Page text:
Bitter Roots puts to rest a Kalahari Myth. Set in Nyae-Nyae, a region of Namibia in southern Africa’s Kalahari desert, traditional home of the Ju’hoansi, Bitter Roots updates the ethnographic film record begun in the 1950s by John Marshall, whose films documented 50 years of change, and who, together with Claire Ritchie, established a grass-roots development foundation, which Adrian Strong (the film-maker) joined in the late 1980s. This film observes the erosion of a community-led development process in Nyae-Nyae following an imposition of a new agenda by the World Wildlife Fund, which prioritizes wildlife conservation and tourism over subsistence farming. The film sensitively examines the problems facing the Ju’hoansi, challenging the myth that they are culturally unable to farm. The film investigates the perpetuation of this myth by showing how tourists and film-makers still demand to see how people used to live rather than the way they live now, and how the Ju’hoansi cope with such expectations while steadfastly continuing to farm against all odds.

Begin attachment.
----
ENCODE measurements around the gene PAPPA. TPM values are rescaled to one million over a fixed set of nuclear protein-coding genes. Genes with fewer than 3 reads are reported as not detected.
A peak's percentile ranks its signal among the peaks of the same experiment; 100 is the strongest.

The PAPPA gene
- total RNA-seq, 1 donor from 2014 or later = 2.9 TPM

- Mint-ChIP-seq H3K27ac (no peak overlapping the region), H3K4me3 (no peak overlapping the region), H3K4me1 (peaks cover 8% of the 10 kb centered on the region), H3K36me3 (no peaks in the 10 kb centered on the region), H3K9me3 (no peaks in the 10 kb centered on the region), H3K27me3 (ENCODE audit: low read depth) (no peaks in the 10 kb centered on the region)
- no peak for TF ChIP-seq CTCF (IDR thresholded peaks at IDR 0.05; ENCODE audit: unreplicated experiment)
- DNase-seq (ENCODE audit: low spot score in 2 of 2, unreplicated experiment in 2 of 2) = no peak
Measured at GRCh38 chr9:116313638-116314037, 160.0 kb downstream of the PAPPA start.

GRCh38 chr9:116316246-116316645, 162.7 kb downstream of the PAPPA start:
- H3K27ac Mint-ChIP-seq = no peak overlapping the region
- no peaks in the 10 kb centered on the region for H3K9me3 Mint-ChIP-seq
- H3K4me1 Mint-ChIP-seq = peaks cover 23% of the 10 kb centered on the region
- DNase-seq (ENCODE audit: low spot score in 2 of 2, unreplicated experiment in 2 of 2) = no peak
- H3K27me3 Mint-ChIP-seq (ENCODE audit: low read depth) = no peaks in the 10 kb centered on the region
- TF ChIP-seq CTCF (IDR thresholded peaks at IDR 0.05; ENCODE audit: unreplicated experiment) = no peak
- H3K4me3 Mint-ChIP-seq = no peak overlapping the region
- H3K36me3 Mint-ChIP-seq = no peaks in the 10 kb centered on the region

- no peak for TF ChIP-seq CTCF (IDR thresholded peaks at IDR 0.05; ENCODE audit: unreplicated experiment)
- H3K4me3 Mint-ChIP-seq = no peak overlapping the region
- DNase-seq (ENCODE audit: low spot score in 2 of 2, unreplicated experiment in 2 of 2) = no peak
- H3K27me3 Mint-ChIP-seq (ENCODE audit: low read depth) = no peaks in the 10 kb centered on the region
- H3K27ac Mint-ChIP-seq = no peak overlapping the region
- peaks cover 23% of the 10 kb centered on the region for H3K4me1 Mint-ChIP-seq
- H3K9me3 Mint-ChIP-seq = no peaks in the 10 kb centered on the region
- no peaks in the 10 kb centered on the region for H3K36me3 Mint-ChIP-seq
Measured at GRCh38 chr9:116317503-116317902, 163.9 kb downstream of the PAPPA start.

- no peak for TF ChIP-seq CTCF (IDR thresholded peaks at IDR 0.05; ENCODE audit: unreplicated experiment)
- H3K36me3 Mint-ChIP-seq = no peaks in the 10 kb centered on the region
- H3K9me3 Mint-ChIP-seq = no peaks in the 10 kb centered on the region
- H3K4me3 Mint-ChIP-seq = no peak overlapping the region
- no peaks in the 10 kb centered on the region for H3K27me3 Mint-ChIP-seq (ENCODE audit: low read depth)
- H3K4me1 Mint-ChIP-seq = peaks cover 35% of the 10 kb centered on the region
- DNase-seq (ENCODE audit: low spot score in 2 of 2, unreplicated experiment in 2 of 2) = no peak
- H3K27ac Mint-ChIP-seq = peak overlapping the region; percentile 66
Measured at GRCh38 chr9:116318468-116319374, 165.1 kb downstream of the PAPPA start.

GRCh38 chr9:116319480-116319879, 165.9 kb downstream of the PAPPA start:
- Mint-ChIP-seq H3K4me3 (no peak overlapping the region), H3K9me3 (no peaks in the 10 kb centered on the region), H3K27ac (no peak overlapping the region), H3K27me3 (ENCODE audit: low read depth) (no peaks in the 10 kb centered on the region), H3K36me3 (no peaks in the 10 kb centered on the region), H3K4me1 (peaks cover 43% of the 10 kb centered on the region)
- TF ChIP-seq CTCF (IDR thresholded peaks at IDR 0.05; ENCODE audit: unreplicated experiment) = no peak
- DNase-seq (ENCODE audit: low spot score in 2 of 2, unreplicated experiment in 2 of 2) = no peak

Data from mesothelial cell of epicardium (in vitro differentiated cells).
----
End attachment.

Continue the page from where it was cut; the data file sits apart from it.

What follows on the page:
Length: 71 min.
Language: Afrikaans with English subtitles, English, and Ju’hoan with English subtitles
Director: Adrian Strong
Producer: Adrian Strong
Producer Website: http://www.der.org/films/bitter-roots.html
Distributor: Documentary Educational Resources
Distributor Web site: http://www.der.org
Festival Screenings and Awards:
Athens Ethnographic Film Festival, 2011; 31st International Nordic Anthropological Film Association (NAFA) Film Festival and Symposium, 2011; 12th RAI International Festival of Ethnographic Film, London, 2011; Taiwan International Ethnographic Film Festival, 2011